The COP28 Presidency hopes that the G20's pledge to triple global renewable energy capacity by 2030 will have an impact on the COP28 outcome. However, the COP28 Director General, Ambassador Majid Al Suwaidi, is hesitant about verifying the delivery of the promised $100 billion each year beginning in 2020, highlighting the need of developed nations fulfilling this commitment.
While the OECD thinks that rich nations most likely met their promise, the COP28 Presidency is seeking tangible evidence and believes that developed countries still have time to achieve various financial pledges.
The replenishment of the Green Climate Fund, early commitments for Loss and Damage, and doubling adaptation money are among the top priorities for COP28. The global stocktake (GST) is critical since progress has been made in aligning parties on forward-looking components to meet the urgent need to limit global warming to 1.5 degrees Celsius. The complicated issue of fossil fuel phase-out is addressed by the significance of practical, realistic, and equitable approaches to meet emission reduction targets.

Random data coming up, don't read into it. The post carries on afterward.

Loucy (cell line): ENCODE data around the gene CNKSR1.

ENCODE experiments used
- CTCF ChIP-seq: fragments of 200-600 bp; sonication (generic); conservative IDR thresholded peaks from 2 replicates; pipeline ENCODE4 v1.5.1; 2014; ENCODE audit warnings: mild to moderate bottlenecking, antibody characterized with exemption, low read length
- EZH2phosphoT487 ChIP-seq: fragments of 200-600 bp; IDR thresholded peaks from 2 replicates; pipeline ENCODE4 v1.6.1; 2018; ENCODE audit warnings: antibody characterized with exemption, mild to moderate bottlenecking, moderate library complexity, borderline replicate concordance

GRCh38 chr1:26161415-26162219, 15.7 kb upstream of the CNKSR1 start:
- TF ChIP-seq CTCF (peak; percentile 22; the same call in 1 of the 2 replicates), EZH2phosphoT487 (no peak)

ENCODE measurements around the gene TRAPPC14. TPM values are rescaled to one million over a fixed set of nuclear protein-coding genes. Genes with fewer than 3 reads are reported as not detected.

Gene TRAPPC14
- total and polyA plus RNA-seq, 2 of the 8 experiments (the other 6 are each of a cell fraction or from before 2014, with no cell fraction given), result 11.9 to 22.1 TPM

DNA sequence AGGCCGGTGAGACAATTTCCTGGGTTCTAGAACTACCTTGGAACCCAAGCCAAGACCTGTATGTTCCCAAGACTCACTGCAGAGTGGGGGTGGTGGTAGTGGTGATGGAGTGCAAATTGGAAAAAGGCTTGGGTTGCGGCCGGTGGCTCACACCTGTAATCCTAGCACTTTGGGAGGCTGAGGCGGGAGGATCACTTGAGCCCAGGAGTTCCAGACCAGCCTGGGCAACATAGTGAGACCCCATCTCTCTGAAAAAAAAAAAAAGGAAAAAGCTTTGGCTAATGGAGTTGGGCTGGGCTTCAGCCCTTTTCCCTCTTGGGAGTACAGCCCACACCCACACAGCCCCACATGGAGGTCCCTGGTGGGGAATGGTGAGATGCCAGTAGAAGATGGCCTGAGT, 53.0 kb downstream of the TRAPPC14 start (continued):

While accepting the United States' objections to the Loss and Damage fund's operationalization, the COP28 Presidency expresses hope about reaching an agreement at COP28, the necessity of developing trust through early pledges and contributions. Ambassador Al Suwaidi emphasizes the issues of mobilizing money at scale and assuring the availability, accessibility, and affordability of finance, with a focus on practical climate action.